(Helen Mato 07-18-16)
This week Ethiopia inaugurated the largest industrial park in Africa. The Hawassa eco-industrial park, which is built on 300 hectares of land, is dedicated to host mainly textile and garment products.
Currently, fifteen leading global apparel and textile companies from America, China, India, Sri Lanka as well as six local manufacturers are operating within the park. It also has thirty-seven factory sheds, and its own renewable electricity source.
Furthermore, Hawassa eco-industrial park also consists a provision of all government services one-stop shop service center and also employs Zero Liquid Discharge (ZLD) that enables to recycle 85 percent of sewerage disposal water and fulfills international standards.
Indeed, the park have additional area allocated for shared facilities, as it encompasses an area of 1.3 million square meters, of which 300,000 meter square is factory shed build up area.
The park will serve as a prototype for the industrial parks being built in other parts of the country.
Prime Minister Haielmariam Desalegn said that
"the eco-friendly industrial park will showcase that environmental protection and development can go hand in hand. The manufacturing sector's share in Ethiopia's Growth Domestic Product (GDP) for many years stood at only 5 percent, showing the need for economic structural challenge if the country is to meet its economic promise."
Special advisor to the PM, Arkebe Equbay, said the park can attract Chinese firms that are moving overseas to open plants. Ethiopia with a young labor force of 45 million people has a huge potential in the manufacturing sector. "As annual manufacturing growth currently is 25 percent, in 10 years' time, it's projected to increase its GDP share by four fold and it's share in exports to 50 percent".
The Hawassa Industrial Park is expected to employ 60,000 people at full capacity and be able to generate export revenue amounting to 1 billion U.S. dollars.
Indeed, Hawassa industrial park is the beginning of many to come.
The second Growth and Transformation Plan envisages that “7 million square meters land will be made available for investor engaged in manufacturing and related sectors, four pilot agro industry parks will be established which will be linked with millions of smallholders to supply inputs, regional administrations, cities and towns will get the necessary support to develop standardized industrial clusters and parks for those investors promoting from small to medium industries, and hence generate employment opportunities”.In this regard, agro-industrial parks are the main change drivers.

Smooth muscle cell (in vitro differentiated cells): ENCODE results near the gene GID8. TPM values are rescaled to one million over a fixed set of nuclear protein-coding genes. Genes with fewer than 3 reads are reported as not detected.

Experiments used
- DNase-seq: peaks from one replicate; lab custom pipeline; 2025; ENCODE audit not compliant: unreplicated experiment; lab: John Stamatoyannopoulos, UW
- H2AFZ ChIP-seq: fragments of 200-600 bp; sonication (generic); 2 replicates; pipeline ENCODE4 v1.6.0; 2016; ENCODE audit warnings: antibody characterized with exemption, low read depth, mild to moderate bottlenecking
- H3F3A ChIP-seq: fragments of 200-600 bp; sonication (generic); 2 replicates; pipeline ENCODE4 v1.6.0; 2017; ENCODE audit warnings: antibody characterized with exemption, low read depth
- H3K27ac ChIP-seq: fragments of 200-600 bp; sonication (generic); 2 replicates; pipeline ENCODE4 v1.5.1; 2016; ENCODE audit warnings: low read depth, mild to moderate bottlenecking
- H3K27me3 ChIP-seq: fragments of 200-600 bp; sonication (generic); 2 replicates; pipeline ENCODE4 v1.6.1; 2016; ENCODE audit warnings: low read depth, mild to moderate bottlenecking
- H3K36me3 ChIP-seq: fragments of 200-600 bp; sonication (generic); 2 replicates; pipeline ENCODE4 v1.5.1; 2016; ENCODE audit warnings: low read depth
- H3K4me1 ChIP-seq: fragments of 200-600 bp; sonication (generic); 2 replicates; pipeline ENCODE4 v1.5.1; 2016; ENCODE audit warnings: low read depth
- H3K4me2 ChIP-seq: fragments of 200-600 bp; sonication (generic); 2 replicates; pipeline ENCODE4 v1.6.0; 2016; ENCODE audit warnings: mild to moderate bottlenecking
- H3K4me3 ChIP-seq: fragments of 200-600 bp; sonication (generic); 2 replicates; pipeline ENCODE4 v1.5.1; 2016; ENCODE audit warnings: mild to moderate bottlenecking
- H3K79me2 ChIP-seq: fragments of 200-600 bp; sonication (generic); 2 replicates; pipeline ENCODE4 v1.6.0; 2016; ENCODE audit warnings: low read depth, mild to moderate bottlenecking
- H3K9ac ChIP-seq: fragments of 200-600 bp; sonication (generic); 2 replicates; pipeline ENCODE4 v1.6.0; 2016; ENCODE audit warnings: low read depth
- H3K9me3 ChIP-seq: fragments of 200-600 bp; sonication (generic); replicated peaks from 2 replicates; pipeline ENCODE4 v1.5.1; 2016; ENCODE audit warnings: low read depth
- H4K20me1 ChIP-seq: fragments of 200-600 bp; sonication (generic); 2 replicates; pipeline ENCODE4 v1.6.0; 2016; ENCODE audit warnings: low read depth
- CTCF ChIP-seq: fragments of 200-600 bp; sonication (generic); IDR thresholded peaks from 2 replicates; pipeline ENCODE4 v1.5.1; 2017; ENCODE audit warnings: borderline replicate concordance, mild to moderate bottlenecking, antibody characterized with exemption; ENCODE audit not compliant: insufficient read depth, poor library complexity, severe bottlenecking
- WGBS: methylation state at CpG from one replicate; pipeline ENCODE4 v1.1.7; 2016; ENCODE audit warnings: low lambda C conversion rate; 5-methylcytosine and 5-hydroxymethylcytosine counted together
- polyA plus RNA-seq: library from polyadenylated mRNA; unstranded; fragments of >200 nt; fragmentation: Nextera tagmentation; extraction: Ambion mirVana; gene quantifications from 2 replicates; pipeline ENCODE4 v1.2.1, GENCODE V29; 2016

An ‘agro-industrial park’ focuses on the processing required of ‘agricultural products’ and the mix of ‘non-agricultural’ industries may be low or non-existent. Of primary importance is access to viable environs, where a range of productive agro-horticultural initiatives may exist.
Management, information, transport, storage and packaging services can be pooled across a range of agro-industrial processing firms. There will also be prospects for reprocessing wastes and using subpar product of one processing system as the raw material for another. Furthermore agro-industrial parks offer networks of exchanges between producers, markets and processors, but also offer the physical arrangement essential for transforming industries.
In this regard, the role of the planner, public servant, professionals and the entrepreneur and those within the local finance industries that support them. Joint investment and industrial planning are central to issues of park construction and operation.
There are a number of distinct benefits with launching a dedicated agro-industrial park that will attract similar or complementary enterprises. Working in close vicinity provides for streamlining of management, of supervision, of services and of shared market utilization. The different initiatives are able to pool and exploit the complementarity of raw materials, utilities, information resources, transport, import-export arrangements, and similar co-ventures that comes from a cooperative and well-coordinated industrial estate supported by both local government and private businesses.
The concept of the agro-industrial park, with the setting up of common infrastructure and services that may be used by similar processing enterprises on site, provides potential to minimize expenditure and thus reduce both borrowings and risks to investors and industrialists.
There is also economic-scale involved with the provision of services and of plant for treatment and/or disposal or recycling of wastes. These may require a minimum throughput that would be prohibitive to provide economically by the many separate enterprises involved. An agro-industrial park may have a greater chance of becoming self-sustaining from the outset, with costs pooled across the many enterprises involved.
Ethiopia has the potential to trail the examples Vietnam and similar of developing countries which succeeded in creating millions of employment opportunities in the light manufacturing sub-sector by pulling similar advantages and by inviting leading investors.
It can surely become globally competitive in large segments of light manufacturing, such as apparel, leather products, and agribusiness and, if successful, could create millions of employment opportunities in the process by leveraging its labor cost advantage, that is low wages combined with high labor productivity in good-practice firms, and comparative advantage in the natural resource industries, such as agriculture, livestock, and forestry. Indeed, Hawassa industrial park is the beginning of a shining industrialization era.